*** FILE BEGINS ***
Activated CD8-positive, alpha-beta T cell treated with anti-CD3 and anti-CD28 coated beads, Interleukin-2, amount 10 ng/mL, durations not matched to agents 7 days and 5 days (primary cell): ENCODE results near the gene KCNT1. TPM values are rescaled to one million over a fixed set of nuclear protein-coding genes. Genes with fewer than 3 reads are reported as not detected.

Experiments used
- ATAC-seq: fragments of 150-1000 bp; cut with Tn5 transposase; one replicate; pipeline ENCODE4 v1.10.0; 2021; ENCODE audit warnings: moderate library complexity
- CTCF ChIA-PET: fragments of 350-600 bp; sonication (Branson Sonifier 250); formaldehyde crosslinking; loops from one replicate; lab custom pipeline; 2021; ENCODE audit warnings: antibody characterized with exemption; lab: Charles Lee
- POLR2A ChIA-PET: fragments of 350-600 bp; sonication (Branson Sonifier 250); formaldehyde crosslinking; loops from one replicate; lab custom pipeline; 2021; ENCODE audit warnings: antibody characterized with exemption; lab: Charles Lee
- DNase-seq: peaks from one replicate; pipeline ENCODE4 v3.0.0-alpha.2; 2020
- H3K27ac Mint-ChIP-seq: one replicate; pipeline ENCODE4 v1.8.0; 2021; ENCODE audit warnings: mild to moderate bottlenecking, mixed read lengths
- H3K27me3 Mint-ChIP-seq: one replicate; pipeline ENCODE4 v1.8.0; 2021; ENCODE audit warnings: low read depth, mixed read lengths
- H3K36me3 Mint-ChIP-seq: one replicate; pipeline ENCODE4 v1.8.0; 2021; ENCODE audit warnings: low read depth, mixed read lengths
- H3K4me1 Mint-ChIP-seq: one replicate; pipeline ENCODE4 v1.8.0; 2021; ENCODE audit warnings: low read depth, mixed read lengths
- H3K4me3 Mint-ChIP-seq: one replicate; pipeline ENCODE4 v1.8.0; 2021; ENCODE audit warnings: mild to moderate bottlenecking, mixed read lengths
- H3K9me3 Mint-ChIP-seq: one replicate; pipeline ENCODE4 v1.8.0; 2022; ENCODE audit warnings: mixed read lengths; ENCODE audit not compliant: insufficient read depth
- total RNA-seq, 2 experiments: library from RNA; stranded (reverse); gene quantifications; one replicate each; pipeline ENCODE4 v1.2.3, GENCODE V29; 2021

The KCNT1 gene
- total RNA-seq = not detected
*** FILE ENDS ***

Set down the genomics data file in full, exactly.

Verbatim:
Activated CD8-positive, alpha-beta T cell treated with anti-CD3 and anti-CD28 coated beads, Interleukin-2, amount 10 ng/mL, durations not matched to agents 7 days and 5 days (primary cell): ENCODE results near the gene KCNT1. TPM values are rescaled to one million over a fixed set of nuclear protein-coding genes. Genes with fewer than 3 reads are reported as not detected.

Experiments used
- ATAC-seq: fragments of 150-1000 bp; cut with Tn5 transposase; one replicate; pipeline ENCODE4 v1.10.0; 2021; ENCODE audit warnings: moderate library complexity
- CTCF ChIA-PET: fragments of 350-600 bp; sonication (Branson Sonifier 250); formaldehyde crosslinking; loops from one replicate; lab custom pipeline; 2021; ENCODE audit warnings: antibody characterized with exemption; lab: Charles Lee
- POLR2A ChIA-PET: fragments of 350-600 bp; sonication (Branson Sonifier 250); formaldehyde crosslinking; loops from one replicate; lab custom pipeline; 2021; ENCODE audit warnings: antibody characterized with exemption; lab: Charles Lee
- DNase-seq: peaks from one replicate; pipeline ENCODE4 v3.0.0-alpha.2; 2020
- H3K27ac Mint-ChIP-seq: one replicate; pipeline ENCODE4 v1.8.0; 2021; ENCODE audit warnings: mild to moderate bottlenecking, mixed read lengths
- H3K27me3 Mint-ChIP-seq: one replicate; pipeline ENCODE4 v1.8.0; 2021; ENCODE audit warnings: low read depth, mixed read lengths
- H3K36me3 Mint-ChIP-seq: one replicate; pipeline ENCODE4 v1.8.0; 2021; ENCODE audit warnings: low read depth, mixed read lengths
- H3K4me1 Mint-ChIP-seq: one replicate; pipeline ENCODE4 v1.8.0; 2021; ENCODE audit warnings: low read depth, mixed read lengths
- H3K4me3 Mint-ChIP-seq: one replicate; pipeline ENCODE4 v1.8.0; 2021; ENCODE audit warnings: mild to moderate bottlenecking, mixed read lengths
- H3K9me3 Mint-ChIP-seq: one replicate; pipeline ENCODE4 v1.8.0; 2022; ENCODE audit warnings: mixed read lengths; ENCODE audit not compliant: insufficient read depth
- total RNA-seq, 2 experiments: library from RNA; stranded (reverse); gene quantifications; one replicate each; pipeline ENCODE4 v1.2.3, GENCODE V29; 2021

The KCNT1 gene
- total RNA-seq = not detected